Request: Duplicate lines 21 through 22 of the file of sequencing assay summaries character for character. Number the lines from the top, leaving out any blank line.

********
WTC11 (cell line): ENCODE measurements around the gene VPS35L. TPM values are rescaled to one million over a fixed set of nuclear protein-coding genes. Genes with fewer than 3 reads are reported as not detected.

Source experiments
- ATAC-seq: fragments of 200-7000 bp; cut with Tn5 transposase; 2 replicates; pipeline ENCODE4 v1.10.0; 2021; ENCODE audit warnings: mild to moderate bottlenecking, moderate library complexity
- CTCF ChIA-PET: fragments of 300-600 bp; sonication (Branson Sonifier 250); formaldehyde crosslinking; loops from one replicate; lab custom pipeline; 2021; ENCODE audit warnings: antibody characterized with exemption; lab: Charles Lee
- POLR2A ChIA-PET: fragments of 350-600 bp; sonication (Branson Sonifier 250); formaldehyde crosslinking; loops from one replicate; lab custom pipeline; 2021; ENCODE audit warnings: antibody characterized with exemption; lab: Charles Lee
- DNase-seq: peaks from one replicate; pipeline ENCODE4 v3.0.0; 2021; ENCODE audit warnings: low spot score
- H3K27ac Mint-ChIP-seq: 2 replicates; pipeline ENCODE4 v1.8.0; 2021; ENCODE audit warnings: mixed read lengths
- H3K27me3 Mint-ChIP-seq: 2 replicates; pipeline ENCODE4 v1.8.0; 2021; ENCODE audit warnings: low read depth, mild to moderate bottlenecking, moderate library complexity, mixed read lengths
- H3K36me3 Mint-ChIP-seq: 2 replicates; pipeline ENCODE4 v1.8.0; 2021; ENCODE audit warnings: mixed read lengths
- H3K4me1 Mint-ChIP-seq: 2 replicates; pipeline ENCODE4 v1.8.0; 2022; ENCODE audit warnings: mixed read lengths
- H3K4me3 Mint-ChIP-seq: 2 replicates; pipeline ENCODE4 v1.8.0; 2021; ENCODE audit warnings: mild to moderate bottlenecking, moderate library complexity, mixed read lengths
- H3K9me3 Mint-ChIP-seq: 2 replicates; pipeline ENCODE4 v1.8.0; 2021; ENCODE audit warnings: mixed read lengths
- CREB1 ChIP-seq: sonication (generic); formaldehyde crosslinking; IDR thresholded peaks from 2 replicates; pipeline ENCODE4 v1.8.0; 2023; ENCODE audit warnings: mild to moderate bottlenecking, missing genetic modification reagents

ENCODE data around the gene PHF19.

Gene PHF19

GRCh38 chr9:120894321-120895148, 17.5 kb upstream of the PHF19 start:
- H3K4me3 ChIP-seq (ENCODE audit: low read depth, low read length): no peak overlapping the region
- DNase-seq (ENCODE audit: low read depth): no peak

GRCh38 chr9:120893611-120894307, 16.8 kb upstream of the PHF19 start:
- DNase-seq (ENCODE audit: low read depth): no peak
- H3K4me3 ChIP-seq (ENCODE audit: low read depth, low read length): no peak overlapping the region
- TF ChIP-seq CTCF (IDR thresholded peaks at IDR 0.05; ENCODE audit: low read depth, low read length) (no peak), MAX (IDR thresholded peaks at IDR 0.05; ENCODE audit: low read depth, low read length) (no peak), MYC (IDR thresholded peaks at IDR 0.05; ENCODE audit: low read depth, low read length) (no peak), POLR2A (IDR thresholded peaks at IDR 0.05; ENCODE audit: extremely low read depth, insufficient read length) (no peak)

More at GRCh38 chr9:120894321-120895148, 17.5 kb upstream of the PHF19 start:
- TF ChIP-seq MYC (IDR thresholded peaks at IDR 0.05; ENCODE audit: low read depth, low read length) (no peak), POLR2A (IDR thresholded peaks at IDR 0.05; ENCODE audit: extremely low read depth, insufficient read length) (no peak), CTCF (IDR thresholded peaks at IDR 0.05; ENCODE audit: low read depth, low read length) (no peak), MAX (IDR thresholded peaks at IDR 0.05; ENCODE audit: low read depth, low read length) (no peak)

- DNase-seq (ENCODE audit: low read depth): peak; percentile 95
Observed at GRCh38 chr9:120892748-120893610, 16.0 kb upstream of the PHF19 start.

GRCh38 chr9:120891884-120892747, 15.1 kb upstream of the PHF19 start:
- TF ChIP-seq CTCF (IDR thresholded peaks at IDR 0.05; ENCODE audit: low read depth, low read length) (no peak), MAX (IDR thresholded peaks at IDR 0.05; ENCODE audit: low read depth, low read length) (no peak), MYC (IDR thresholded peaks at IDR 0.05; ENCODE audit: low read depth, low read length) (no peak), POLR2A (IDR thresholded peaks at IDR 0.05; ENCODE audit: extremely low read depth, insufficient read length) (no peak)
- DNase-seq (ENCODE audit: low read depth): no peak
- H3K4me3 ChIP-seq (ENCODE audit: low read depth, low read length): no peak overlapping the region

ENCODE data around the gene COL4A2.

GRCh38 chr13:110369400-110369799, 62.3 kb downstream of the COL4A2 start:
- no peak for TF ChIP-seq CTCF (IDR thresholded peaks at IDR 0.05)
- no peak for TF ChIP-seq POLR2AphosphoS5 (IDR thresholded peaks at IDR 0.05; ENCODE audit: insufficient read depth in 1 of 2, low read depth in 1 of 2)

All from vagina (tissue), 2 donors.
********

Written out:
- H3K4me3 ChIP-seq (ENCODE audit: low read depth, low read length): no peak overlapping the region
- TF ChIP-seq CTCF (IDR thresholded peaks at IDR 0.05; ENCODE audit: low read depth, low read length) (no peak), MAX (IDR thresholded peaks at IDR 0.05; ENCODE audit: low read depth, low read length) (no peak), MYC (IDR thresholded peaks at IDR 0.05; ENCODE audit: low read depth, low read length) (no peak), POLR2A (IDR thresholded peaks at IDR 0.05; ENCODE audit: extremely low read depth, insufficient read length) (no peak)